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Tip: To sort articles by year…

PEP-Web Tip of the Day

After you perform a search, you can sort the articles by Year. This will rearrange the results of your search chronologically, displaying the earliest published articles first. This feature is useful to trace the development of a specific psychoanalytic concept through time.

For the complete list of tips, see PEP-Web Tips on the PEP-Web support page.

Gaskill, H.S. (1976). An Assessment of Psychoanalysis as Viewed from Within. J. Amer. Psychoanal. Assn., 24:553-588.

(1976). Journal of the American Psychoanalytic Association, 24:553-588

An Assessment of Psychoanalysis as Viewed from Within

Herbert S. Gaskill, M.D.

AN ASSESSMENT OF THE FUTURE of psychoanalysis has two interrelated themes: psychoanalytic theory and psychoanalysis as a method of therapy. Any attempt to evaluate analytic therapy will of necessity include the evolution of its theory. It is equally axiomatic that advances in technique are dependent on clarifications of or revisions in theory. Consonant with the history of analysis, future advances in theory will doubtless further refine psychoanalytic therapy. At the same time, psychoanalytic theory has a relevance greatly exceeding its therapeutic application: the position it has assumed as one of the basic sciences of man. Psychoanalysis has had a profound impact on our culture and our intellectual life during the past 75 years. Predictions about the future in any area are extremely hazardous. I would nevertheless venture to predict that the increasing "articulations" of psychoanalysis with the other sciences of man will, in the future, overshadow its therapeutic innovations.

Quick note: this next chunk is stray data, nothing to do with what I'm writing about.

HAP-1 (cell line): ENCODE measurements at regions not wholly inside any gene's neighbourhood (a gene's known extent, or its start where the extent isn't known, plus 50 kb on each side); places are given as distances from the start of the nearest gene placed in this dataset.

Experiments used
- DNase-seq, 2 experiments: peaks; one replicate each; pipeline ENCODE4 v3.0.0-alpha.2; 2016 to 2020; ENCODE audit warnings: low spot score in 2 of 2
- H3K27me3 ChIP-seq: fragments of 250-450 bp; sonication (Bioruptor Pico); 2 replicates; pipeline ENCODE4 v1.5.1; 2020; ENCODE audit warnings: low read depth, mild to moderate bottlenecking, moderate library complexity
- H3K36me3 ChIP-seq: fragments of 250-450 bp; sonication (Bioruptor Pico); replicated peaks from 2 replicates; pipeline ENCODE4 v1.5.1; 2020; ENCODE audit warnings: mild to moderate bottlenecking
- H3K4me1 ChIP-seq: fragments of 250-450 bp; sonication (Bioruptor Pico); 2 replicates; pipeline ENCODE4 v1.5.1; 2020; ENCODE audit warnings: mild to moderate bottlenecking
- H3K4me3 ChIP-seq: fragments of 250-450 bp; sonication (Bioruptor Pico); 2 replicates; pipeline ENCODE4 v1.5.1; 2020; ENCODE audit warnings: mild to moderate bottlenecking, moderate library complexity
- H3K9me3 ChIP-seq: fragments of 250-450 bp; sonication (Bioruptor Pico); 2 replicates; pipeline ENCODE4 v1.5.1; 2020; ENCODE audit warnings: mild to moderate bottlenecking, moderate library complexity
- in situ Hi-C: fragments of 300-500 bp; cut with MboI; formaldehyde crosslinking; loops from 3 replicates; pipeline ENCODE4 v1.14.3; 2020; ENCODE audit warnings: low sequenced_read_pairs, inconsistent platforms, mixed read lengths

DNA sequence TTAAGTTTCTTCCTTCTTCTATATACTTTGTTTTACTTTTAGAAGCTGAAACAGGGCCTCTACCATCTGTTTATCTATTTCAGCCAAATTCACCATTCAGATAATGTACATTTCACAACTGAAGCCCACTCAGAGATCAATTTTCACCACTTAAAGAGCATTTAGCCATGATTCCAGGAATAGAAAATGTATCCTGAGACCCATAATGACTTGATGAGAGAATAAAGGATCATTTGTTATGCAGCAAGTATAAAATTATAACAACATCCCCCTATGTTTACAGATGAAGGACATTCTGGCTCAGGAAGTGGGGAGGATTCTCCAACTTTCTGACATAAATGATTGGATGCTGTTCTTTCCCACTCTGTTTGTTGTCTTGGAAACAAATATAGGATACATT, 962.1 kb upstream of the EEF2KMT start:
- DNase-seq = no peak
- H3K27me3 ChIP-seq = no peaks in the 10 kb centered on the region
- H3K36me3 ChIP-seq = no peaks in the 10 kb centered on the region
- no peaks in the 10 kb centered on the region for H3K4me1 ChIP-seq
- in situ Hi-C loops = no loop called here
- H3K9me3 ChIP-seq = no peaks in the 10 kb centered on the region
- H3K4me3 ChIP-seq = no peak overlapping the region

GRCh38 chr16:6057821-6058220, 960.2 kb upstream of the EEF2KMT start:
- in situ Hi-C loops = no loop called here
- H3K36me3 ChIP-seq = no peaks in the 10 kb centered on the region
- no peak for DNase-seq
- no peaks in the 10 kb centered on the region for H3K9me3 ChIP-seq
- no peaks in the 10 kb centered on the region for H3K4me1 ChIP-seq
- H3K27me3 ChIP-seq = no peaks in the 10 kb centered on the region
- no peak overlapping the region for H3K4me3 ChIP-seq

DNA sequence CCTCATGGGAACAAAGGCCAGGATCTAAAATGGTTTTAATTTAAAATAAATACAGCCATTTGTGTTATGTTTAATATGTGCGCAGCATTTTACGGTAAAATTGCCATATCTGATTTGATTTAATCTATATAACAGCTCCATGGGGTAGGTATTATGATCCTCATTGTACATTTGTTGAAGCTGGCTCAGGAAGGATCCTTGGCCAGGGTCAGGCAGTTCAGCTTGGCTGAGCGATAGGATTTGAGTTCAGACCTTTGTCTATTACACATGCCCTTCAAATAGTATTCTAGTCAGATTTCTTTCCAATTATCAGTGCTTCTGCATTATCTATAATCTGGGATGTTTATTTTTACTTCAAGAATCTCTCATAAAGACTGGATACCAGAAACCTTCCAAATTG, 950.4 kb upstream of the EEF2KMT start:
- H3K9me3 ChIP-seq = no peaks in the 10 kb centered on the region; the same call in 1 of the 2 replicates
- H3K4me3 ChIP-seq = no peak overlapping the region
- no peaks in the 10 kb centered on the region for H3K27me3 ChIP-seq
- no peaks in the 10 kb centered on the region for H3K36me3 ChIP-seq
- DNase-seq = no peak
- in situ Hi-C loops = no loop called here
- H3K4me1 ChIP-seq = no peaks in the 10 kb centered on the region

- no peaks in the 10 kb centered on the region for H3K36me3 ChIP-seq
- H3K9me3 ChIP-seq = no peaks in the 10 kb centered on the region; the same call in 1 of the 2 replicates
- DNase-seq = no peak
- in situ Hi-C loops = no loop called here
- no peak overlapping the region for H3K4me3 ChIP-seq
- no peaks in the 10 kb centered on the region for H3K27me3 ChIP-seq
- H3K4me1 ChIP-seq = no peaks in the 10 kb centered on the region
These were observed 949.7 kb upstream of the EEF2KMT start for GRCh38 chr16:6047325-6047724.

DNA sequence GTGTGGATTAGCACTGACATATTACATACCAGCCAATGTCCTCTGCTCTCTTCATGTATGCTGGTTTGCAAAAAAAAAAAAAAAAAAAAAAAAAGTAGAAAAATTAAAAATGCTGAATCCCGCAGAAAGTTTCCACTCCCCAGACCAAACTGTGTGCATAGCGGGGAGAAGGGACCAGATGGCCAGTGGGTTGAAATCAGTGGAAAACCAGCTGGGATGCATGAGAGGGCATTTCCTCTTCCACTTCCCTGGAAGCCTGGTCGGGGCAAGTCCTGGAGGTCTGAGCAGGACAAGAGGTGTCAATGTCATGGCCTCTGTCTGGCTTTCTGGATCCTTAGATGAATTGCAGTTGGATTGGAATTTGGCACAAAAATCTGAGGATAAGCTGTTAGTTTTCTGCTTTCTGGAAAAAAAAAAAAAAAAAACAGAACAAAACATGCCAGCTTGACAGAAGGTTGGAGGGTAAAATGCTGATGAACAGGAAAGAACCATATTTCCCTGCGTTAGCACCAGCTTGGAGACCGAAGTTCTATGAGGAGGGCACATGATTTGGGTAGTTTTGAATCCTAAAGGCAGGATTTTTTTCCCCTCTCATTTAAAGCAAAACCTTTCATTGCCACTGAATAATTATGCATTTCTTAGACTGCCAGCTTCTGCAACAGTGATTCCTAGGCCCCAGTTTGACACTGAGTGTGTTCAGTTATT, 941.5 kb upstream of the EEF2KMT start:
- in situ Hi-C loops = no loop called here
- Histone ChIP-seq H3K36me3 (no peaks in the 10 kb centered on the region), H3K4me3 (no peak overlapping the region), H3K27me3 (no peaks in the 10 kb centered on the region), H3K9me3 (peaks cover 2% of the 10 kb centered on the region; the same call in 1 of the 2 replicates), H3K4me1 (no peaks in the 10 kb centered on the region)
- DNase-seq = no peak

This attempt to assess the state of our theory and practice is consonant with Freud's profound interest in the process of change, as exemplified in the development of both his therapeutic method and his scientific thinking. The data Freud constantly accumulated from his patients led him to repeated revisions of his theoretical assumptions about the organization of the human mind and the origins of psychopathology; these revisions were then translated into principles of technique for the psychological treatment of the neuroses.

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